Subject: Re: partition bookkeeping
To: der Mouse <mouse@Rodents.Montreal.QC.CA>
From: Greywolf <>
List: tech-kern
Date: 09/22/1999 16:25:08
On Wed, 22 Sep 1999, der Mouse wrote:

[including article from Bill Studenmund with '> ']

# > That's why we wont' hard-code things.  It'd waste too much space,
# > because you have to code for the max value when doing so, and all the
# > cases which don't use anything near the max (like how most SCSI
# > devices only use LUN 0) will just waste resources.
# This is one of the arguments in favor of devfs (at least, those who
# like c0t0s0 names might think so): it makes this possible.  There's no
# reason you couldn't have minors allocated only for those devices that
# actually exist; as long as /dev/dsk/dks0d2s5 gets partition 5 on device
# 2 on controller 0, nobody cares whether its minor number is anything in
# particular.

A devfs is completely extricate of the naming convention.  Names are
for the humanoid types.

If we move all the disklabel out of the kernel, it is worth asking
the question of whether or not the minor number will ever be used,
since in the device driver, the minor number will show the disk number
(say in all the bits above the fifth) and the partition to reference
on that disk (on bits 0-4 [22 partitions overflows four bits).
If the kernel has no disklabel/offset information, how does the
driver get the bus/controller/unit/offset information?

Let me guess, using fsck as an example:

	fsck gets "/dev/disk/rsd2d" as its device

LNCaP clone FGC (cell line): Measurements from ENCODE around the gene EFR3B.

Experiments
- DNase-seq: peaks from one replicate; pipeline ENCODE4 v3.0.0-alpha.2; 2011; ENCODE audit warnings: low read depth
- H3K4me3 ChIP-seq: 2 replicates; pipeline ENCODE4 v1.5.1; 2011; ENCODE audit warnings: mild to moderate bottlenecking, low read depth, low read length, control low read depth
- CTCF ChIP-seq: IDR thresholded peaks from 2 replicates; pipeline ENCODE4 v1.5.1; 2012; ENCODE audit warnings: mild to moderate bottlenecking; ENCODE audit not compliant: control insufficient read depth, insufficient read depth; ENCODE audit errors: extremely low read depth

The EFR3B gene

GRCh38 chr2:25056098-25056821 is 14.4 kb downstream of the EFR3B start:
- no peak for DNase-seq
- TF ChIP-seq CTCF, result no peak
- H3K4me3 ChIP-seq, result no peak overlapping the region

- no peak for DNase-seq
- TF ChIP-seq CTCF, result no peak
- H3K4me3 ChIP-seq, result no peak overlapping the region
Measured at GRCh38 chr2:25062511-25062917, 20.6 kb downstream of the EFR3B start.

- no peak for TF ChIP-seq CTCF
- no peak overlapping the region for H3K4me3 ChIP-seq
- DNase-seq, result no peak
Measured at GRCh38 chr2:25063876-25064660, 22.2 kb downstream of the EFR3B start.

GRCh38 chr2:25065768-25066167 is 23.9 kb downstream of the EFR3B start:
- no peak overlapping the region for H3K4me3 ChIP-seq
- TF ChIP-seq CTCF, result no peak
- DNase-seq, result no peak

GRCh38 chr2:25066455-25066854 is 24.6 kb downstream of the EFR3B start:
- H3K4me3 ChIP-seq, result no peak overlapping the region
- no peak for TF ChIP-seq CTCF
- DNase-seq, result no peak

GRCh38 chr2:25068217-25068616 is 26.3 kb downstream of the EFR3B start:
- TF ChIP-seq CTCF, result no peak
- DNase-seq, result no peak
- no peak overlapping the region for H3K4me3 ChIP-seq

fsck calls open("/dev/disk/rsd2d")		CS #1
	Eventually the vnode gets resolved, and
		the open routine for the vnode goes
		out to userland to talk to this daemon
		which handles all the device mappings	CS #2
	The daemon runs and returns the information
		to the vopen (or whatever)		CS #3
	The filehandle finally gets returned to
		fsck.					CS #4

Congratulations.  We're now doing twice as many context switches
as we really need to.  Granted, how often will we be needing to
do this (not too often, I'd surmise); nonetheless, will this be
a trend to move things out of the kernel and into userland?
Microkernels don't work -- context switching is not cheap.

And what, pray tell, do we do if this daemon happens to get
corrupted on the disk?  We cannot fsck beyond the root
filesystem in single-user mode.  (Never mind that there is
probably more wrong if the daemon is zorched.)  We now
have to restore from tape (we do have tape, right?  Oh, my.
No, we don't because we're doing dynamic device allocation which
needs that daemon.  Or is this just for disks?) just to
run fsck on our filesystems.

I don't see that we really consume all that much space by
mapping the partition information into kernel space:
It's, what, a dev_t, a length and an offset plus some flags?

I'm obviously missing something here because on the surface, such
a dynamic scheme actually does look cool (as long as we don't go
to the graveyard that System V made!).  But how realistic is this?

# 					der Mouse
# 		     7D C8 61 52 5D E7 2D 39  4E F1 31 3E E8 B3 27 4B

	"Just click on the START button and your journey to the Dark Side
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